Here are pills that can help you get pregnant
When trying to conceive, before considering an IVF, there are pills and hormone shots that can aid the process.
For women trying to get pregnant, your doctor can recommend pills to get pregnant. Taking fertility drugs without your doctor's recommendation is not going to bring the result you need. This is because some fertility drugs are used to treat other related problems.
Infertility can occur in men and women, though it can sometimes seem as though it is only a women's problem. For women, the problem might arise from irregular periods and other medical conditions. And for women above 35, medical experts recommend that you seek treatment after six months of trying to conceive.
A couple can be said to be infertile if they cannot conceive after having frequent unprotected sex. The problem may be from either of them. It is possible that the man is unable to contribute to conception, or that the woman is unable to take in or carry the pregnancy through the nine months period required to give birth.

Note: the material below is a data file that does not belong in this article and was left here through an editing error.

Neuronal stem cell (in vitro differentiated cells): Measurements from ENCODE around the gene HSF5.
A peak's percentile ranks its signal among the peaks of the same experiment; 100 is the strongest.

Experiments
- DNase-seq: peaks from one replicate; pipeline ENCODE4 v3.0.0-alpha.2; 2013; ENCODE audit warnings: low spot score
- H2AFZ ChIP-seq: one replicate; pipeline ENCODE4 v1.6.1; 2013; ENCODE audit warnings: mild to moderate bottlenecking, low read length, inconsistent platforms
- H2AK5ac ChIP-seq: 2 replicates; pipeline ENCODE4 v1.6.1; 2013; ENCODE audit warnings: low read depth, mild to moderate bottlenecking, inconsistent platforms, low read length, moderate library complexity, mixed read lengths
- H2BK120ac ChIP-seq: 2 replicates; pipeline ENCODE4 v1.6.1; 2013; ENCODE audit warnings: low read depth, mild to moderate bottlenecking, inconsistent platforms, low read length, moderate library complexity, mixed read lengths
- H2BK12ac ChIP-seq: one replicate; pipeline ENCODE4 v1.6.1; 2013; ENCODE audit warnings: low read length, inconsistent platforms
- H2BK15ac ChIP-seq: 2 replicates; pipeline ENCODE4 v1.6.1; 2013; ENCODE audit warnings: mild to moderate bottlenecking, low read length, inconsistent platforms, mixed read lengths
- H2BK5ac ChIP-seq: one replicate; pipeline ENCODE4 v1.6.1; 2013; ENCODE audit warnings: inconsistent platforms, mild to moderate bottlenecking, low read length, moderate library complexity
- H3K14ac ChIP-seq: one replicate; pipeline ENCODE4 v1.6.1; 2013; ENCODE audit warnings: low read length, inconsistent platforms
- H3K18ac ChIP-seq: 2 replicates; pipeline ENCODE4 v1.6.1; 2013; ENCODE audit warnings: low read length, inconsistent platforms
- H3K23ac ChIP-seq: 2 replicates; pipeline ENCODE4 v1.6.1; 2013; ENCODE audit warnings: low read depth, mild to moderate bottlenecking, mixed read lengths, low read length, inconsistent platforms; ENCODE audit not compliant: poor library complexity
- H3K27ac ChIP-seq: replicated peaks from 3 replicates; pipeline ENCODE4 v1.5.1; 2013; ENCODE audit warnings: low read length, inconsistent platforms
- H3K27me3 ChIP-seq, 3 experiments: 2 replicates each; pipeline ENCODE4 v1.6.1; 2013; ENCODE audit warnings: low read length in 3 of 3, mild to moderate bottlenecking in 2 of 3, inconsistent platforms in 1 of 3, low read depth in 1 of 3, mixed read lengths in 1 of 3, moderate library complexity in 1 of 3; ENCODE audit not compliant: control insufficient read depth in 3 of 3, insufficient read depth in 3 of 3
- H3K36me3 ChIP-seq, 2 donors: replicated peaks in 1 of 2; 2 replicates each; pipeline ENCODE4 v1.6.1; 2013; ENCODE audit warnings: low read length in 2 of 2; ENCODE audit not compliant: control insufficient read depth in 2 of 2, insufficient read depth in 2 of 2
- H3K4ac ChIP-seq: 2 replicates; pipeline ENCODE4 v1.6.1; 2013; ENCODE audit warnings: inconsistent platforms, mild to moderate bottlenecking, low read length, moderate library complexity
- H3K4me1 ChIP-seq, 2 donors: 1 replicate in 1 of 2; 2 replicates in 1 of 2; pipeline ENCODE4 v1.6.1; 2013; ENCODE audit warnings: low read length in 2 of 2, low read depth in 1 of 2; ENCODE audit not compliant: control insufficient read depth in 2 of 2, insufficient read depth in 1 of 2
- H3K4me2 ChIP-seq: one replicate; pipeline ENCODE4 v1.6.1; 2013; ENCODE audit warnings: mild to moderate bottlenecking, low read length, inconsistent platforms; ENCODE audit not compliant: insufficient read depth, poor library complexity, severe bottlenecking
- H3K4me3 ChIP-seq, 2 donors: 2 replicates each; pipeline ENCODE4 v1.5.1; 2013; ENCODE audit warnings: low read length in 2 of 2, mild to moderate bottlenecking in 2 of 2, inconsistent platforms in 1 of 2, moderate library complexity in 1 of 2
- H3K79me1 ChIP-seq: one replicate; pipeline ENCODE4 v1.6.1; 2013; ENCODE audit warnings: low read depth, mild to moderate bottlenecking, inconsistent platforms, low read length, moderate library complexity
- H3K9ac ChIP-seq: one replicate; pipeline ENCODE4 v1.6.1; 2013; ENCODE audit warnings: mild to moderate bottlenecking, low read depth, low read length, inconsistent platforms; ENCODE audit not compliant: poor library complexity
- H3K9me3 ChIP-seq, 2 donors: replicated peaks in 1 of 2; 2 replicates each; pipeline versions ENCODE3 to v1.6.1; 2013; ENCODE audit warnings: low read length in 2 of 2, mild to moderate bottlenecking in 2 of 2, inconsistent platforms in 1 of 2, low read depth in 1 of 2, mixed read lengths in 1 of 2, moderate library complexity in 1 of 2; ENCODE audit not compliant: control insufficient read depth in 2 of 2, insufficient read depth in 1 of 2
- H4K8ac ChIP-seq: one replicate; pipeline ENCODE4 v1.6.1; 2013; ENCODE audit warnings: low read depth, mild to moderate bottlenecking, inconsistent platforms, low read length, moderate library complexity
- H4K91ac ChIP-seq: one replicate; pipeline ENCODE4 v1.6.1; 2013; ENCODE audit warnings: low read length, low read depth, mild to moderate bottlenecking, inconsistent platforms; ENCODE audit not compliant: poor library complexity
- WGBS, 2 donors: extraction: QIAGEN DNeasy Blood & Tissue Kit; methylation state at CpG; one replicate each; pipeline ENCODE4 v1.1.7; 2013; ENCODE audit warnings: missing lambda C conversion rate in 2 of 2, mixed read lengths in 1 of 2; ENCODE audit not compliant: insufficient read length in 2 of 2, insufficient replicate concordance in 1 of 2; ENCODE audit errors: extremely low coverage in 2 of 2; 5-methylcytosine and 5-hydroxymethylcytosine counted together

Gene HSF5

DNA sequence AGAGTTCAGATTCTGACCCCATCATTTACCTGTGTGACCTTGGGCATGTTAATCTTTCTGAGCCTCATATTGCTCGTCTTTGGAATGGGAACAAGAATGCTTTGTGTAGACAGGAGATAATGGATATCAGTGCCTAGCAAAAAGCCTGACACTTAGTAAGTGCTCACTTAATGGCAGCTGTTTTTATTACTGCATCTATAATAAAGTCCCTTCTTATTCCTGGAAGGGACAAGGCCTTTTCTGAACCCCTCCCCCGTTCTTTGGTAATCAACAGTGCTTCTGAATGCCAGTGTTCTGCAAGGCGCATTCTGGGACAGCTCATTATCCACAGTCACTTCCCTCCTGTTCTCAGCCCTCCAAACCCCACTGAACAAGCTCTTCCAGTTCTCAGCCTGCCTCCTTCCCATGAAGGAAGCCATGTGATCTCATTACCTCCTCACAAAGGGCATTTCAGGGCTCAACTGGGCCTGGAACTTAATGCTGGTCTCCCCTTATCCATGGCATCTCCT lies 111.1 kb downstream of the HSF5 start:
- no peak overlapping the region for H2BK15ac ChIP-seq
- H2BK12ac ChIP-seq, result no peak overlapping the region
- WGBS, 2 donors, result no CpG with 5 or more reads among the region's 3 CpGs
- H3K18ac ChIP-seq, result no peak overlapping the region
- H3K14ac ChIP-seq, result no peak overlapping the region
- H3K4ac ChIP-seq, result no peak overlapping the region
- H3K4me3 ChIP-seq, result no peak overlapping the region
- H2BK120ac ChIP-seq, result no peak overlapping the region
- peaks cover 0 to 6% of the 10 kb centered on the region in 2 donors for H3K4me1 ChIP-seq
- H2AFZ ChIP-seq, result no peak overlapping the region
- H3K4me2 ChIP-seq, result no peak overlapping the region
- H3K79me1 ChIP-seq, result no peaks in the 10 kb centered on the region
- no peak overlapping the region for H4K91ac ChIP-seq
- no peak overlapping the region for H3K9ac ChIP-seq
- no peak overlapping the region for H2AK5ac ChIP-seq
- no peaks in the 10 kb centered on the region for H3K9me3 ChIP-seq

There are two kinds of pills that can help women who are unable to conceive. Some fertility drugs are designed to prompt women who do not ovulate. During ovulation, a woman is at her most fertile. In addition, there are hormones a woman must take before artificial insemination.
Pills to get pregnant abound but below are the commonly used ones.
Clomid or Serophene
If you're not ovulating as you should, your doctor may recommend Clomiphene citrate. The drug has withstood the test of time, prescribed and used for over forty years. Along with other fertility methods like assisted reproductive techniques, Clomid and Serophene are used to trigger your ovaries to make eggs.
Usually, Clomid and Serophene cause the hypothalamus and pituitary gland to locate your brain. Your brain then releases hormones called gonadotropin-releasing hormone, follicle-stimulating hormone, and luteinizing hormone.
Fifty milligrams of clomiphene a day for five days is the usual dosage. After you start your period, take the first pill on the third, fourth, or fifth day.
Expectedly, seven days after taking your last dose you can start to anticipate ovulation. However, if that doesn't happen you may be asked by your doctor to up the dosage.
Their effects are usually gentle. But you might get blurred vision, bloating, nausea and headache.
If the drugs aren't effective for you, your doctor may recommend hormones. Here are a few fertility hormones. Also, these are taken as shots.
Follicle-stimulating hormone (FSH)
Human menopausal gonadotropin (HMG)
Human chorionic gonadotropin (HCG)
Consequently, If you're trying to get pregnant with a male partner, take him along for fertility testing. Often times women assume the problem is from them alone. Treating you alone without your partner will not work if the problem is from him.